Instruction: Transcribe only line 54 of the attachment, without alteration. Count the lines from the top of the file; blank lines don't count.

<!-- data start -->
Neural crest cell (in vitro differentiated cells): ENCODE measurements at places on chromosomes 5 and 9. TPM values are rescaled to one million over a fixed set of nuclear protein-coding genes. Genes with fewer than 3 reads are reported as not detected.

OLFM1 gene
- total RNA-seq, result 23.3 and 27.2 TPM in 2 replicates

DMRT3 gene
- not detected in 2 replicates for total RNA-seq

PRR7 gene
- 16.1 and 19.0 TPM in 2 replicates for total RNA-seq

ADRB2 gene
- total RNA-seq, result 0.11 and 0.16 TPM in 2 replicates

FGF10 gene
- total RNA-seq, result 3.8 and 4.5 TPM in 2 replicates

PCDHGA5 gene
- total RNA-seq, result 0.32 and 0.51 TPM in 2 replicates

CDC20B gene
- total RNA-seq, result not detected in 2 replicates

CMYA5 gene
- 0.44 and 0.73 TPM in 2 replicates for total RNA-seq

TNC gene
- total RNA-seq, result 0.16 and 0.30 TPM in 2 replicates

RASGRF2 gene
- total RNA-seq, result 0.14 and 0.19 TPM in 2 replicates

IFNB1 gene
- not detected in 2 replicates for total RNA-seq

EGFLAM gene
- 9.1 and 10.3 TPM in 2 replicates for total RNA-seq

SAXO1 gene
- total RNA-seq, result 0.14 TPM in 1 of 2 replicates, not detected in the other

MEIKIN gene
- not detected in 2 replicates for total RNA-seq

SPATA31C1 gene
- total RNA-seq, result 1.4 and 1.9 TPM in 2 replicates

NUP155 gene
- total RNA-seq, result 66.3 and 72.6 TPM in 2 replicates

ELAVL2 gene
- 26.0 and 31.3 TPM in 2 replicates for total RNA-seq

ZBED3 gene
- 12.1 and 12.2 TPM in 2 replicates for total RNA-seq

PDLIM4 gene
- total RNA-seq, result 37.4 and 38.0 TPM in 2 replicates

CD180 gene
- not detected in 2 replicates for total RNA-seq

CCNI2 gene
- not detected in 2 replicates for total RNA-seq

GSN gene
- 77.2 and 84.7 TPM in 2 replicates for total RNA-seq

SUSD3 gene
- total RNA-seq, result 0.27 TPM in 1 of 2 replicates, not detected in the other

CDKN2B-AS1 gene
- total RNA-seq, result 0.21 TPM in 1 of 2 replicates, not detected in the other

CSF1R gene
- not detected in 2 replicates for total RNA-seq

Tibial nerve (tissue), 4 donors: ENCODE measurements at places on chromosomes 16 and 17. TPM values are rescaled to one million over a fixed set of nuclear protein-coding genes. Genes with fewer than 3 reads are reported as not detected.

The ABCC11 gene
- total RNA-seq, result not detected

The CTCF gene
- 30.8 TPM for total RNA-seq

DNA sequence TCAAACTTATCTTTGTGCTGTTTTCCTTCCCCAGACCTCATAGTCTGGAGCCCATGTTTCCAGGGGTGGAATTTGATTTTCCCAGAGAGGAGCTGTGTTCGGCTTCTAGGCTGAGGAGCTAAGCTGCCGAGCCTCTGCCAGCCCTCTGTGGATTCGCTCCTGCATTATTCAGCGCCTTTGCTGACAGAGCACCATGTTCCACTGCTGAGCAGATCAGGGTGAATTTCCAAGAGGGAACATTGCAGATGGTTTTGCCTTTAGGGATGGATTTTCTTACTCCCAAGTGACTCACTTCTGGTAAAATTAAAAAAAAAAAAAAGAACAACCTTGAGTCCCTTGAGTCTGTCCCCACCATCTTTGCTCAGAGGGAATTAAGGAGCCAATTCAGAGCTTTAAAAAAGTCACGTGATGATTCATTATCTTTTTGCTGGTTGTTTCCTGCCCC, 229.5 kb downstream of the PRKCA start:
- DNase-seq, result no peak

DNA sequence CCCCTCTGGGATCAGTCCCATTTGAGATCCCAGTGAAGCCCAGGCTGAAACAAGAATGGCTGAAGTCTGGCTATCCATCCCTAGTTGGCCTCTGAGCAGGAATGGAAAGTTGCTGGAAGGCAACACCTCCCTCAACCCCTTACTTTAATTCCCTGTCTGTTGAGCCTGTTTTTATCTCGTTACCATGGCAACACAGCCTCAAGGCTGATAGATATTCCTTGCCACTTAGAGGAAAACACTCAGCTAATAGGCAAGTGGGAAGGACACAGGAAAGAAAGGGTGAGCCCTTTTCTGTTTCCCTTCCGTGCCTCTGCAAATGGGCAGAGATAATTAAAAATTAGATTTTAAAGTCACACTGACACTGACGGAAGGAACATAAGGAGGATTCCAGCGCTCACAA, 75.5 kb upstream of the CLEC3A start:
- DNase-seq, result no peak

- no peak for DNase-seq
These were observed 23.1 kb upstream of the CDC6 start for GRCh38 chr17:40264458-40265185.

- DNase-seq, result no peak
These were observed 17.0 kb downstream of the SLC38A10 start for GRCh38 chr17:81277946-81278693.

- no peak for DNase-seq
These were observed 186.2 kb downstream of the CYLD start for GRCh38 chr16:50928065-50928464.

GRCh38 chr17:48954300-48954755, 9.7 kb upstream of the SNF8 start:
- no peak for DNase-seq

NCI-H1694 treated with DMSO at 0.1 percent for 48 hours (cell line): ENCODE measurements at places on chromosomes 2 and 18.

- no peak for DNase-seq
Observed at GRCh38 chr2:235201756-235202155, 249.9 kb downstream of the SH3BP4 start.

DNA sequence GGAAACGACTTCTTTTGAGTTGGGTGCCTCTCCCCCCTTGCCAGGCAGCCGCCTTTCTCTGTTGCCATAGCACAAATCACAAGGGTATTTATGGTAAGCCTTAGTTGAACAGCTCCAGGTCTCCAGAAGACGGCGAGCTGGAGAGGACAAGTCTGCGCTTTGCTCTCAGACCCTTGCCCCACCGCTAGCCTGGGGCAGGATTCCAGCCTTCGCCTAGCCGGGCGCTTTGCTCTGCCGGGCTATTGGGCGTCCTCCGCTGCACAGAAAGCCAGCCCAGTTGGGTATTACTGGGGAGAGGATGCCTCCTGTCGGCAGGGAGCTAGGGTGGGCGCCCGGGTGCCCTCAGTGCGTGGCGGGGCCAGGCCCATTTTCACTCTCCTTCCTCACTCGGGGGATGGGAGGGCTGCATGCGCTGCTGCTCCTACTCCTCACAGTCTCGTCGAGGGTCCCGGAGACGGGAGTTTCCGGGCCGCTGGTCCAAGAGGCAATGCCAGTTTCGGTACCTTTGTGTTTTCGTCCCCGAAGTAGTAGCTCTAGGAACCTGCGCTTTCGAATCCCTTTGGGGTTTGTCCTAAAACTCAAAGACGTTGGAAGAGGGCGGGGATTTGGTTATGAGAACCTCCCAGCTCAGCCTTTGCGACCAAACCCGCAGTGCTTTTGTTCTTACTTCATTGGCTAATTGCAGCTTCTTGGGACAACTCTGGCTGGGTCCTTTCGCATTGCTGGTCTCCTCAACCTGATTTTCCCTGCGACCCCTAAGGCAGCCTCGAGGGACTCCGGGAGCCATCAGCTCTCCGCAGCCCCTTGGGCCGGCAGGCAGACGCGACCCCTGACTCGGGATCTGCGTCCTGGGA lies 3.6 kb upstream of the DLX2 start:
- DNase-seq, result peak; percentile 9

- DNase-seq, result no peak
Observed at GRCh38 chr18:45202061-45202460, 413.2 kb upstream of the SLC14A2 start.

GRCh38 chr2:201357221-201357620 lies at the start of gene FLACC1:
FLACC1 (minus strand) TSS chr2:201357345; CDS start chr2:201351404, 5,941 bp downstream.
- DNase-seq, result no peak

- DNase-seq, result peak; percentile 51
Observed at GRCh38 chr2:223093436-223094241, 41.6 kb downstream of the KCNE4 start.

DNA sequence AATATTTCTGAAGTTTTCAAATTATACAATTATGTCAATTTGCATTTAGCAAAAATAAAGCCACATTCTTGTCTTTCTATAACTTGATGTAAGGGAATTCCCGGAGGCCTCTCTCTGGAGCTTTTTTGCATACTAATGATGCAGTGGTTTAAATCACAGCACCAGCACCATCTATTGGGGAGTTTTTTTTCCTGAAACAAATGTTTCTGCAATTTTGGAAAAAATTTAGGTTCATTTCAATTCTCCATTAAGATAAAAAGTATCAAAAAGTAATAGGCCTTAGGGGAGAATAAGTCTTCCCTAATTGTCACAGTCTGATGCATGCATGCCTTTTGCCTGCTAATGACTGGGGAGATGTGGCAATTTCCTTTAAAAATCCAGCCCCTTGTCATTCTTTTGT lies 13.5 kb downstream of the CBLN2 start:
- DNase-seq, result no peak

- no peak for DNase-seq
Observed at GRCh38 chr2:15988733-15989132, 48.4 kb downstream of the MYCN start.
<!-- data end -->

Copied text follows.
- total RNA-seq, result not detected